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Unformatted text preview: CHAPTER 22 The Electric Field I: Discrete Charge Distributions 1* ∙ If the sign convention for charge were changed so that the charge on the electron were positive and the charge on the proton were negative, would Coulomb's law still be written the same? Yes 2 ∙∙ Discuss the similarities and differences in the properties of electric charge and gravitational mass. Similarities: The force between charges and masses vary as 1/ r 2 . Differences: There are positive and negative charges but only positive masses. Like charges repel; like masses attract. The gravitational constant G is many orders of magnitude smaller than the Coulomb constant k . 3 ∙ A plastic rod is rubbed against a wool shirt, thereby acquiring a charge of –0.8 µ C. How many electrons are transferred from the wool shirt to the plastic rod? n e = q /(– e ) n e = (–0.8 × 10 − 6 )/(–1.6 × 10 –19 ) = 5 × 10 12 . 4 ∙ A charge equal to the charge of Avogadro's number of protons ( N A = 6.02 × 10 23 ) is called a faraday. Calculate the number of coulombs in a faraday. 1 faraday = N A e 1 faraday = 6.02 × 10 23 × 1.6 × 10 –19 C = 9.63 × 10 4 C 5* ∙ How many coulombs of positive charge are there in 1 kg of carbon? Twelve grams of carbon contain Avogadro's number of atoms, with each atom having six protons and six electrons. Q = 6 × n C × e ; n C = N A ( m C /12) Q = (6 × 6.02 × 10 23 × 10 3 × 1.6 × 10 –19 /12) C = 4.82 × 10 7 C 6 ∙ Can insulators be charged by induction? No 7 ∙∙ A metal rectangle B is connected to ground through a switch S that is initially closed (Figure 22-28). While the charge + Q is near B, switch S is opened. The charge + Q is then removed. Afterward, what is the charge state of the metal rectangle B ? ( a ) It is positively charged. ( b ) It is uncharged. ( c ) It is negatively charged. ( d ) It may be any of the above depending on the charge on B before the charge + Q was placed nearby. ( c ) 8 ∙∙ Explain, giving each step, how a positively charged insulating rod can be used to give a metal sphere ( a ) a negative charge, and ( b ) a positive charge. ( c ) Can the same rod be used to simultaneously give one sphere a positive charge and another sphere a negative charge without the rod having to be recharged? ( a ) Connect the metal sphere to ground; bring the insulating rod near the metal sphere and disconnect the sphere from ground; then remove the insulating rod. The sphere will be negatively charged. ( b ) Bring the insulating rod in contact with the metal sphere; some of the positive charge on the rod will be Chapter 22 The Electric Field I: Discrete Charge Distributions transferred to the metal sphere. ( c ) Yes. First charge one metal sphere negatively by induction as in ( a ). Then use that negatively charged sphere to charge the second metal sphere positively by induction....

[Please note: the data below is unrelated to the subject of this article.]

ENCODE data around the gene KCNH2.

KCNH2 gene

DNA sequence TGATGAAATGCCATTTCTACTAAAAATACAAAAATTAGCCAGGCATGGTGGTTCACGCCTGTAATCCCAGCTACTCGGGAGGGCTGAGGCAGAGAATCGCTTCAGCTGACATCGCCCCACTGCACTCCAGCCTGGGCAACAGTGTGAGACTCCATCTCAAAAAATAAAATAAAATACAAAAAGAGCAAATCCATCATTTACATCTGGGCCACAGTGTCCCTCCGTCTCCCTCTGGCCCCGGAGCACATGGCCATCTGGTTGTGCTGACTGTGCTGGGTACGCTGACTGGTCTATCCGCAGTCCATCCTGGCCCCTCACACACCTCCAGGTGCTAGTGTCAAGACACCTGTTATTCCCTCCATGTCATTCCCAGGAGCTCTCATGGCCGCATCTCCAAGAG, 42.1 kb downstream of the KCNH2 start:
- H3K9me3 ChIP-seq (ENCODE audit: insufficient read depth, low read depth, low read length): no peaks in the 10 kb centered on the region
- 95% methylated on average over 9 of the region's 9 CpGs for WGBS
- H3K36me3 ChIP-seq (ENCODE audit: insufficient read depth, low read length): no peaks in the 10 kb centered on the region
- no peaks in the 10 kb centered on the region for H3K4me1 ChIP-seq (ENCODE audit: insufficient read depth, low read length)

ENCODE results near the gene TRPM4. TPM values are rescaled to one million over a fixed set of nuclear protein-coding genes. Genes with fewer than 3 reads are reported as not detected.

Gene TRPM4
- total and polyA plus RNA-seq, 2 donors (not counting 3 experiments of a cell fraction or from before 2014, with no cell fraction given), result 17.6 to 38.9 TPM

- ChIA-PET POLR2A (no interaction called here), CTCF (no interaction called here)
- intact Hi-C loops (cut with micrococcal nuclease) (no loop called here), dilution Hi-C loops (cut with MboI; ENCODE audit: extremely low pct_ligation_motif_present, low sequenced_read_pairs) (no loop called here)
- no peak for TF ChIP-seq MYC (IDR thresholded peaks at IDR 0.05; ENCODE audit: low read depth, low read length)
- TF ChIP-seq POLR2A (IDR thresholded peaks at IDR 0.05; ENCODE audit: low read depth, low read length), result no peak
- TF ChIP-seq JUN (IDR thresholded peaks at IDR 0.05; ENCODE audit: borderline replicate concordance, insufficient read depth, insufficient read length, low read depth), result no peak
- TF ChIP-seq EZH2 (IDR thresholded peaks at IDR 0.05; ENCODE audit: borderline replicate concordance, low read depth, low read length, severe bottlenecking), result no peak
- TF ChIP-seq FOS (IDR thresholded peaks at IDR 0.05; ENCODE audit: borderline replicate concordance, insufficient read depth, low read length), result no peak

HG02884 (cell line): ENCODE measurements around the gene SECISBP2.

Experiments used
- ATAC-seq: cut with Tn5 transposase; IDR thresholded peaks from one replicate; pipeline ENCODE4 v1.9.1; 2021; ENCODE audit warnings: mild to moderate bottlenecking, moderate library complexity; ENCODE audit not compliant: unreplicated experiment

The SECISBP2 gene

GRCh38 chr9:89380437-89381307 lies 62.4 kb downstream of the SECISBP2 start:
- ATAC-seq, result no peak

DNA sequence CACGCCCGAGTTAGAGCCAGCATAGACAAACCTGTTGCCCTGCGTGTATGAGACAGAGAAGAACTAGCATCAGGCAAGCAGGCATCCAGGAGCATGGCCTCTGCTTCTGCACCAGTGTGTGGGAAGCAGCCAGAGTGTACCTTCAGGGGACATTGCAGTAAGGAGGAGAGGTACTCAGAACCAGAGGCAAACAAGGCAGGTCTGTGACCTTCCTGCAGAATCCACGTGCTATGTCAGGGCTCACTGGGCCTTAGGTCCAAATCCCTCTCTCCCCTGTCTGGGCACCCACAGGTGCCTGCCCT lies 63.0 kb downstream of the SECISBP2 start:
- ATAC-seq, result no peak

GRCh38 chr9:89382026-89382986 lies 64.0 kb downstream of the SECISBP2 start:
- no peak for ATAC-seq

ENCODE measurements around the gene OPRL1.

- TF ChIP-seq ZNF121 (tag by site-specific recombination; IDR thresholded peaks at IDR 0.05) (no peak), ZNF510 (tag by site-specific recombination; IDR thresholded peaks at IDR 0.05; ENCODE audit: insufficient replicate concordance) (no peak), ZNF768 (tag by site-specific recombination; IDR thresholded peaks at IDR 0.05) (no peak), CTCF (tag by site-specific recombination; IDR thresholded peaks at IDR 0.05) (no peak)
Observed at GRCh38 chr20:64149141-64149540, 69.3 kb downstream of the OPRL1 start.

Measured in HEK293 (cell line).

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- Spring '08
- Charge, Electric charge, µC, Equ. 22-2